Additional Guidance on Unpaid Internships
By Debbie Fledderjohann, Top Echelon Contracting President
Last week on this blog, we warned of the latest Department of Labor (DOL) crackdown aimed at unpaid internships. As further evidence that the DOL is getting serious about illegally unpaid internships, they have released a new fact sheet that details when an internship can be unpaid.
This fact sheet updates a six-year-old Opinion Letter that provided six criteria for legally unpaid internships. With the exception of some minor wording changes, those six criteria remain largely the same and are as follows:
- The internship, even though it includes actual operation of the facilities of the employer, is similar to training which would be given in an educational environment;
- The internship experience is for the benefit of the intern;
- The intern does not displace regular employees, but works under close supervision of existing staff;
- The employer that provides the training derives no immediate advantage from the activities of the intern; and on occasion its operations may actually be impeded;
- The intern is not necessarily entitled to a job at the conclusion of the internship; and
- The employer and the intern understand that the intern is not entitled to wages for the time spent in the internship.
The fact sheet provides additional details and elaborates on the first two criteria. The point that seems to be stressed throughout the Fact Sheet is that the internship must benefit the intern, not the employer. Consider the following statement from the Fact Sheet:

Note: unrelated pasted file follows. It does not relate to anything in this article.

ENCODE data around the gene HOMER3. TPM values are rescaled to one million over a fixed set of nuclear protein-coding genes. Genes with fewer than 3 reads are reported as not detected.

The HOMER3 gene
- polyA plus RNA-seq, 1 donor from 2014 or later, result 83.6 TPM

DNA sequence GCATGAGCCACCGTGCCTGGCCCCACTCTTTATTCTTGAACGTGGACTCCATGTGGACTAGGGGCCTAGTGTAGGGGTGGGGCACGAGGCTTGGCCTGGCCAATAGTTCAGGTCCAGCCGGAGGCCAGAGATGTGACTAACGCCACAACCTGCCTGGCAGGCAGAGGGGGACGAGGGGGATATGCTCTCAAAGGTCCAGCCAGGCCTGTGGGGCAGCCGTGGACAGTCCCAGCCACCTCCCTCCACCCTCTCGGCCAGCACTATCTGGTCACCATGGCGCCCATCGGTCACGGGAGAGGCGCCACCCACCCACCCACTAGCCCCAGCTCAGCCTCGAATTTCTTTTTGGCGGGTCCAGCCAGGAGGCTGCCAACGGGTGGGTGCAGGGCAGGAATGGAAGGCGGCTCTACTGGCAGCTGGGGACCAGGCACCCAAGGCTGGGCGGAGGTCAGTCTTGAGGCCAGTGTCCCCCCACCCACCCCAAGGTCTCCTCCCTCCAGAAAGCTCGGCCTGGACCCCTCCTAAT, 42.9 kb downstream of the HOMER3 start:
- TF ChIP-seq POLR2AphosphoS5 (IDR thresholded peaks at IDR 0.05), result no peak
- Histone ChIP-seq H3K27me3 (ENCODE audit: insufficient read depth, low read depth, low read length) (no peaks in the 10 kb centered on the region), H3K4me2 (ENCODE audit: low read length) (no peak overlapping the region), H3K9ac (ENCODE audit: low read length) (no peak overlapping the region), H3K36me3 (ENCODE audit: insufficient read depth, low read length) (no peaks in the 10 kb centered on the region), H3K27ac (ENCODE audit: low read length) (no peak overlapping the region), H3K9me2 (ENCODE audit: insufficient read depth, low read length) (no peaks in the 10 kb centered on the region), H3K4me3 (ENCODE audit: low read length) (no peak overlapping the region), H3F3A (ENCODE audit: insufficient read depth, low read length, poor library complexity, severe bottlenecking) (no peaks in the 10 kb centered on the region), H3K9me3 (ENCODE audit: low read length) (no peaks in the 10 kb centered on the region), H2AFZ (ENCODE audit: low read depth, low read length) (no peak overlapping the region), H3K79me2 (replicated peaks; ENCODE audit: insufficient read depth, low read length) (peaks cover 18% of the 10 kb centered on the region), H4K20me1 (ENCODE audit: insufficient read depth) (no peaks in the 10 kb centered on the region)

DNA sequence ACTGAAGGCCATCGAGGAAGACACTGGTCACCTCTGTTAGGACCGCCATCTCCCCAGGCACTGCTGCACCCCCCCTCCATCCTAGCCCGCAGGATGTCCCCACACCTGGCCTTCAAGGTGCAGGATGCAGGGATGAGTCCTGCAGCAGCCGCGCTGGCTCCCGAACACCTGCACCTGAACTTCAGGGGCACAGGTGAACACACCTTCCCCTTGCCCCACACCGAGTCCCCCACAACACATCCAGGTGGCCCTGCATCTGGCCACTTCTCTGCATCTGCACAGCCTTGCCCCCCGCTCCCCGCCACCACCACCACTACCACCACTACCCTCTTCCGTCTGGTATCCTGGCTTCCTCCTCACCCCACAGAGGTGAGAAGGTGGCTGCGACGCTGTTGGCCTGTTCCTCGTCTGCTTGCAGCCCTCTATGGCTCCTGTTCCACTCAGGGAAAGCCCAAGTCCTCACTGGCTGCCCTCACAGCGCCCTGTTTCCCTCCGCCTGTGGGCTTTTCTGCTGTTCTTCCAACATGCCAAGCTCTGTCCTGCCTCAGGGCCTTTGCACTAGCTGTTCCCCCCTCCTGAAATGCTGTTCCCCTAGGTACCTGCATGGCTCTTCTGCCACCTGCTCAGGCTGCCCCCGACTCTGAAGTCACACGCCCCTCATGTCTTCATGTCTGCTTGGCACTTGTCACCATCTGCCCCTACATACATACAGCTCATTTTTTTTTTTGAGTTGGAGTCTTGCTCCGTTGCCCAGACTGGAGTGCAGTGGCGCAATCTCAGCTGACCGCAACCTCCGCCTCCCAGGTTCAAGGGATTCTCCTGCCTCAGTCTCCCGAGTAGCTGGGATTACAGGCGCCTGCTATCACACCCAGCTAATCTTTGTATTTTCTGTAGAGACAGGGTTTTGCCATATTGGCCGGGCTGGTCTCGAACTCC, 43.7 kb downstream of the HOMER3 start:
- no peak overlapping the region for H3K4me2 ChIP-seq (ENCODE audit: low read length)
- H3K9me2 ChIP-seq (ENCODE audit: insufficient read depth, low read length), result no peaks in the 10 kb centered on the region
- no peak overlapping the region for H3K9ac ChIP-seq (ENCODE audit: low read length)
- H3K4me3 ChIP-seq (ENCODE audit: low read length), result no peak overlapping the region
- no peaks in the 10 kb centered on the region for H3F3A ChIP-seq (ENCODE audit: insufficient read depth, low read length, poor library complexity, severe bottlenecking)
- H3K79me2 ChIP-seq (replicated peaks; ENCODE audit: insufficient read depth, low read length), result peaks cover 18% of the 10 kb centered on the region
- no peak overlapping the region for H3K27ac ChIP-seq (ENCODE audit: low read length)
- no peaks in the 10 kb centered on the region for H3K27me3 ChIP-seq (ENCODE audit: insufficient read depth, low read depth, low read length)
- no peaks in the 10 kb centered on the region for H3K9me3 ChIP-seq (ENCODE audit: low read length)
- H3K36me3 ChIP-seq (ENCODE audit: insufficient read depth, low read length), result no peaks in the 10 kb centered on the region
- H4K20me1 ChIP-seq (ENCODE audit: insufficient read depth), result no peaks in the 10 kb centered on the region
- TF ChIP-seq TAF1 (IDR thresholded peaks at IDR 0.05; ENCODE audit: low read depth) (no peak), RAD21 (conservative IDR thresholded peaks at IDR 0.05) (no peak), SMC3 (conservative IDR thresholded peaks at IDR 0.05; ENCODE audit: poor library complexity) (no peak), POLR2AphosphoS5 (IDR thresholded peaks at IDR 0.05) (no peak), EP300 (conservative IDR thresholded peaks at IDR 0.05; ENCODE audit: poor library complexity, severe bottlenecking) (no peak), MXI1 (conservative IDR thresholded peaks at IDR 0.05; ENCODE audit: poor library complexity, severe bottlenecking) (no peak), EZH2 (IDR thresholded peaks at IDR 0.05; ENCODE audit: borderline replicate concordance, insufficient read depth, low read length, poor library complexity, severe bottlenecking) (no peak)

“The more the internship provides the individual with skills that can be used in multiple employment settings, as opposed to skills particular to one employer’s operation, the more likely the intern would be viewed as receiving training. On the other hand, if the interns are engaged in the operations of the employer or are performing productive work (for example, filing, performing other clerical work, or assisting customers), then the fact that they may be receiving some benefits in the form of a new skill or improved work habits will not exclude them from the FLSA’s minimum wage and overtime requirements because the employer benefits from the interns’ work.”
Again, if you have clients who use unpaid interns to bolster their staff, you may want to make them aware of this latest crackdown and suggest that they hire workers as contractors through a third-party employer such as Top Echelon Contracting as an alternative.
This article is for informational purposes only and should not be considered legal advice.